‘SCENES OF DINOSAURS’
Memphis Pink Palace Museum showcases new exhibit.
It’s easy to imagine the “Scenes of Dinosaurs” exhibit now at the Memphis Pink Palace Museum as the natural-history equivalent of the offerings at a small multiplex cinema.
Like the auditoriums in a movie theater, the scenes on display inside the museum’s upstairs exhibition hall present a variety of striking performers in emotional and sometimes tense scenarios.
For fans of action blockbusters, the exhibit offers a pair of Pachycephalosauruses, snorting and pawing in the moment before they butt the 10-inch-thick skulls inside their spiky block heads.
Patrons who prefer heartwarming family entertainment may be drawn to the Maiasaura tableau, which depicts a duck-billed herbivore — the species name means “good mother dinosaur” — with several of her children.
Gorehounds, meanwhile, can grok the exhibit’s most violent scene, in which a pack of Deinonychus — a Velociraptor-type dinosaur whose name accurately translates from the Latin as “terrible claw” — chew up a fallen Tenontosaurus.
Like many small boys, 3-year-old Sean Windmiller of Fairfax, Virginia — who was visiting the Pink Palace this week with his parents, Anne and Terry Windmiller, and his twin sister, Alaina — was particularly fascinated by the dining Deinos and their bad table manners. “He asked if they were having a snack, like his graham crackers,” Mrs. Windmiller said.
“The way the kids interact with the dinosaurs is really one of the reasons we do this,” said Steven Masler, Pink Palace manager of exhibits. “There’s something about the idea of these gigantic animals walking the Earth at a time that’s basically incomprehensible to us that really captures kids. And then the fact that they all became extinct — there’s a romance to it.”
On display through Oct. 2, “Scenes of Dinosaurs” is the Pink Palace’s big-draw attraction for the year. “You can’t beat dinosaurs in the summertime,” affirmed Ronda Cloud, museum marketing manager.
She said close to 20,000 visitors have experienced the “Scenes of Dinosaurs” exhibit since it opened in early July. Close to 32,000 people likely will see it by the end of its run, making it a truly substantial draw for a museum that is expected to have 120,000 visitors by the end of the year.
The “Dinosaurs” exhibit features five “scenes” of robotic — and sometimes life-size — dinosaurs, designed to be as realistic as possible. The dinosaurs are identified with scientifically accurate and
fact-filled labels, and their star presence is complemented by mini-displays of reproduction dinosaur eggs, touchable dinosaur “skin” and so on. (And don’t forget to look up: A spike-beaked Pteranodon hangs from the ceiling.)
The prehistoric creatures in “Scenes of Dinosaurs” were manufactured in Japan for Kokoro Exhibits, one of several companies that create dinosaurs, ice age mammals, giant insects and other animatronic attractions for museums, amusement parks, convention centers and so on. The dinosaurs are pneumatic, which means they are powered by compressed air, in contrast to the motorized animatronic dinosaurs of past exhibits. (The Pink Palace owns one of these more old-school creatures, a Tyrannosaurus rex, which is on display on the first floor.)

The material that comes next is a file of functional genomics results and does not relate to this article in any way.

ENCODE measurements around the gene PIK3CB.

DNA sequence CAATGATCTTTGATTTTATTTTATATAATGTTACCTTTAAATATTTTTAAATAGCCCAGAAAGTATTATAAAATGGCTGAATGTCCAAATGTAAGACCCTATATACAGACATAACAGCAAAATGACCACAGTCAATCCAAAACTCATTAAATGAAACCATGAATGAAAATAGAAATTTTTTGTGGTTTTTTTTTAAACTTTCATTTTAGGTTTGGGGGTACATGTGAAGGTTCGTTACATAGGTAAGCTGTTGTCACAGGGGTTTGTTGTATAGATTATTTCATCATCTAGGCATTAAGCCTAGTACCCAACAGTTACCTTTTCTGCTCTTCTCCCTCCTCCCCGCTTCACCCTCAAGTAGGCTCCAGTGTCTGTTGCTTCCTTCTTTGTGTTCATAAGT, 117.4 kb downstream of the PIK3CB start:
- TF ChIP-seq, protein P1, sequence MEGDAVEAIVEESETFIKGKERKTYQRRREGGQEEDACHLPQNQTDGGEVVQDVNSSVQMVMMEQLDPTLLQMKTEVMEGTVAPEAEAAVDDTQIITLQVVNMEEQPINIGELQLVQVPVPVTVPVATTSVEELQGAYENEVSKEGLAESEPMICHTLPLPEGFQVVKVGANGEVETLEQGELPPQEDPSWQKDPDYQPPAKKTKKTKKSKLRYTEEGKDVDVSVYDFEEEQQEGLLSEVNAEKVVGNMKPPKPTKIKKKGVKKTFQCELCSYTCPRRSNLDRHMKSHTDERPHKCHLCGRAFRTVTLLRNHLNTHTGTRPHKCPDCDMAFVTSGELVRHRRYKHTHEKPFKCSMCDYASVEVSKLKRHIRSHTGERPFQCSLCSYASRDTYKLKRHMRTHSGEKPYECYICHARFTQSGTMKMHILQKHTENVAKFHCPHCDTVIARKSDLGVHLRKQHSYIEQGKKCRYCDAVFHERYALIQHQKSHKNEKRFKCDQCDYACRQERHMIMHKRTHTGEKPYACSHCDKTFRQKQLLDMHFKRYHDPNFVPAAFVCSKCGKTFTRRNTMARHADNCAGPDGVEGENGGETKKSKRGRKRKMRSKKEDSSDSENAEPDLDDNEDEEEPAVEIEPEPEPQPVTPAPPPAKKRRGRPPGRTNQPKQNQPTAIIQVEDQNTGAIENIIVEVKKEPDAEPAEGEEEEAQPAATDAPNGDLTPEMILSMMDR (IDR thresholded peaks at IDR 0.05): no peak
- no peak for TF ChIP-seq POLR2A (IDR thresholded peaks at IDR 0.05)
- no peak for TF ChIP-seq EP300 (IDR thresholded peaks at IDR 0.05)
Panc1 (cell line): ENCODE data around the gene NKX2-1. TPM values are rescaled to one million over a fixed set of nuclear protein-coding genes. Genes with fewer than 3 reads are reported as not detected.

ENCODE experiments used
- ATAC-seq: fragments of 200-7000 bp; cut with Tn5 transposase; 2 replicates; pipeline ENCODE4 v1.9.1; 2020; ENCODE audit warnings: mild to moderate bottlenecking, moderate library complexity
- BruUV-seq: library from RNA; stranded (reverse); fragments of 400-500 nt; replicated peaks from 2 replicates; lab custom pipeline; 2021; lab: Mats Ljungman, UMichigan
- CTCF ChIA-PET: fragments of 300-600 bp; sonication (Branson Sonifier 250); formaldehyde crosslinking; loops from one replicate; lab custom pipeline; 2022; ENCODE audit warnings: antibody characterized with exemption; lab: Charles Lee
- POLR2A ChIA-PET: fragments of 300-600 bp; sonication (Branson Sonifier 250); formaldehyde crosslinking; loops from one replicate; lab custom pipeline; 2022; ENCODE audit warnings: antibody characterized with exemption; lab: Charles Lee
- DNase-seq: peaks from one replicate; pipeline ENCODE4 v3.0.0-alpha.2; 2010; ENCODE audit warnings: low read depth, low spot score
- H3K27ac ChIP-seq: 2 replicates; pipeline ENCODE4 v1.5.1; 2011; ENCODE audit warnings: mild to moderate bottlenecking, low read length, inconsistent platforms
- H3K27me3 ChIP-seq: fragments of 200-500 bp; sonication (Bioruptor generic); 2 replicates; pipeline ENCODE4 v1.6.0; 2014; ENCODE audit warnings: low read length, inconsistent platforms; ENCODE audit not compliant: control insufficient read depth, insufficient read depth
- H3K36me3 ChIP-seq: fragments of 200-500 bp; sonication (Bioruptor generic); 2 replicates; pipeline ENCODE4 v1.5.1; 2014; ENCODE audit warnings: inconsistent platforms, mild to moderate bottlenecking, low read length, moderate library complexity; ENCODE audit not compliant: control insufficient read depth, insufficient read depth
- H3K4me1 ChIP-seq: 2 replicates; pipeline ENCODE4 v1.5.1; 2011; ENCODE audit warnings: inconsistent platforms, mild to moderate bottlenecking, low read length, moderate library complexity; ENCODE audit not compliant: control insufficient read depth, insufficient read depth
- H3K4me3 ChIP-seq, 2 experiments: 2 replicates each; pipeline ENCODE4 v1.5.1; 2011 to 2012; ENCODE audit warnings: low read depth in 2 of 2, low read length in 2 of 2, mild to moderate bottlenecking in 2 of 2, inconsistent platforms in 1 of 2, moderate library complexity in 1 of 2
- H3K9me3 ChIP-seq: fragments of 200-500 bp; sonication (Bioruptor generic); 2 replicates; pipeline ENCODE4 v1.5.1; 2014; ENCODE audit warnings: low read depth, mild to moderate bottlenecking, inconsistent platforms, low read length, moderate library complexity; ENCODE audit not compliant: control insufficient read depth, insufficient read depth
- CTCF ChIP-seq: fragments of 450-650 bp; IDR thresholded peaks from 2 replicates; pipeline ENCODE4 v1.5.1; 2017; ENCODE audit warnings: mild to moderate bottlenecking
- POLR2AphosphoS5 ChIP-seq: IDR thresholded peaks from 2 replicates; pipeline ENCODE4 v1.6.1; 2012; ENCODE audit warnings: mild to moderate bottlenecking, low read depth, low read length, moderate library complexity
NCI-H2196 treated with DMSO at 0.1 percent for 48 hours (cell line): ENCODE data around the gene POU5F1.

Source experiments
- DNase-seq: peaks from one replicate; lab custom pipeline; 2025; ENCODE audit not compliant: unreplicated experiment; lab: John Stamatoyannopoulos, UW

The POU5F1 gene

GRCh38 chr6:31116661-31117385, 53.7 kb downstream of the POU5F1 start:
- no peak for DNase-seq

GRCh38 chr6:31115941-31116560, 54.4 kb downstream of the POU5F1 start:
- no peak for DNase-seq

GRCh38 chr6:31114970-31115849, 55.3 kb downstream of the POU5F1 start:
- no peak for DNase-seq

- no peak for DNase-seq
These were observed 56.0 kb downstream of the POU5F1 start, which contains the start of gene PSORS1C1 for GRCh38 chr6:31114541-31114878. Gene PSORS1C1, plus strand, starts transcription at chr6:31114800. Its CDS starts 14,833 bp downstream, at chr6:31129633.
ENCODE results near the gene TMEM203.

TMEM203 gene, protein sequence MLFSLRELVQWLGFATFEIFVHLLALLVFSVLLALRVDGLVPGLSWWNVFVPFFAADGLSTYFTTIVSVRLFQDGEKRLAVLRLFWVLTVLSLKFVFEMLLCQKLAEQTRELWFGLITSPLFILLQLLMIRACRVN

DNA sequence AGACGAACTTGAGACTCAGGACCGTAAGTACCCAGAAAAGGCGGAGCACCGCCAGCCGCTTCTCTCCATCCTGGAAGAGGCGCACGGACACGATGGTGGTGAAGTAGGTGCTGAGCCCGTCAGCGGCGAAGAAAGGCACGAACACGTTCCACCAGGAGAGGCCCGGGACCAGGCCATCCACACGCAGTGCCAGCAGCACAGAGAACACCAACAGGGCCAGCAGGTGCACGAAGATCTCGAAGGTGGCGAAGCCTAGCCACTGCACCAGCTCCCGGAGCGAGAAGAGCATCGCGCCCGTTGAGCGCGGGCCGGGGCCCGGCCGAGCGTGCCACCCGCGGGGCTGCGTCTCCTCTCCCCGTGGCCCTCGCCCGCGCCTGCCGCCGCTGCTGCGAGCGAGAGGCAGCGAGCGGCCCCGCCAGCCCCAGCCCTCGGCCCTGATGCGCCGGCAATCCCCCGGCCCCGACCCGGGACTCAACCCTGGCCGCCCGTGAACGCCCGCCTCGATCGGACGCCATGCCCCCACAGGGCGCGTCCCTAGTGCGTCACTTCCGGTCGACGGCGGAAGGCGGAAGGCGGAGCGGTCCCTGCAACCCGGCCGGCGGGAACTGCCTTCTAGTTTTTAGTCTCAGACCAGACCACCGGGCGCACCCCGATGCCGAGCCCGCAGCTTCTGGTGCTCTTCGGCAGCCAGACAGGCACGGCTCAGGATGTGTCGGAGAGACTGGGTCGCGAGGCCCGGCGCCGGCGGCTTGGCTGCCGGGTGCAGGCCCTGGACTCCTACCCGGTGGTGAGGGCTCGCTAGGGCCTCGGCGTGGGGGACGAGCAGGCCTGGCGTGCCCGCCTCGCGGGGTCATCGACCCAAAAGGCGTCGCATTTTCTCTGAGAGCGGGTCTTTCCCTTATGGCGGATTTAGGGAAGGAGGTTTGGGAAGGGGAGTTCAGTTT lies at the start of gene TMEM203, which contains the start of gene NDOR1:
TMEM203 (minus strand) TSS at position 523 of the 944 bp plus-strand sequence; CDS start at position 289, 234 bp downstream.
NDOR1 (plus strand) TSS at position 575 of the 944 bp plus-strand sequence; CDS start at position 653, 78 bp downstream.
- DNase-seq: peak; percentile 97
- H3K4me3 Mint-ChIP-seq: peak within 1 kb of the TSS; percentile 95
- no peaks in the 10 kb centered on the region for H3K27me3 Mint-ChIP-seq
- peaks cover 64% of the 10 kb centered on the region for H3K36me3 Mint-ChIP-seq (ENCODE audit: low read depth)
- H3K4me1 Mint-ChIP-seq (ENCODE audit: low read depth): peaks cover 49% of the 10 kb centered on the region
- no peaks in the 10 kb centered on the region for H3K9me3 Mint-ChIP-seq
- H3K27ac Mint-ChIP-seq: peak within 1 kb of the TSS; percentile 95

Wearing a “Reunite Pangaea” T-shirt as he led a visitor through the exhibit, Masler, 62, said the Pink Palace hosts an animatronic dinosaur exhibit every few years. In part, these shows help cover the costs of some of the more adult-oriented
and challenging exhibits; more important, Masler said, is the fact that many of the thousands of visitors expected to attend “Scenes of the Dinosaurs” will be young children and first-time or infrequent museumgoers. The hope is the dino-exposure will convince new visitors that the Pink Palace is a fun rather than intimidating place.
“It’s like getting a coffee-table book about dinosaurs,” Masler said of the exhibit. “It’s supposed to pique your interest, and maybe you’ll continue to carry that interest and become more and more sophisticated in your interest
in dinosaurs, and also museums.”
Masler said dinosaurs have become so ubiquitous in pop culture that a form of “bonding” has occurred between them and us, even though — contrary to the evidence of “The Flintstones” and “One Million Years B.C.” — dinosaurs were extinct some 60 million years before the first ancestors of humans appeared. “It is a cautionary tale,” he said, pointing out that creatures that once totally dominated the Earth now exist only as fossils, fictions and fancies, or as new types of post-dinosaur animals.
Issac Hernandez, 9, yells out to get his mom’s attention as he leans into the T-rex jaws. The exhibit is expected to draw close to 32,000 people by the end of its run on Oct. 2.
Kids get a chance to feel what a dinosaur’s skin might have been like. “The way the kids interact with the dinosaurs is really one of the reasons we do this,” said Steven Masler.
Justin Warfield (center) digs for fossils as part of the Pink Palace’s interactive exhibit “Scenes of Dinosaurs” during a free Tuesday at the museum.
Derrick Bennett puts on his best scared-of-the-dinosaurs face while posing with his kids serenity (right), and lucian at the Pink Palace’s “scenes of Dinosaurs” exhibit during a free tuesday at the museum.
Jeia Knowles (right) goes full on dinosaur as her daughter, Victoria Knowles, and skye richards (left) push buttons to control a robotic dinoskeleton.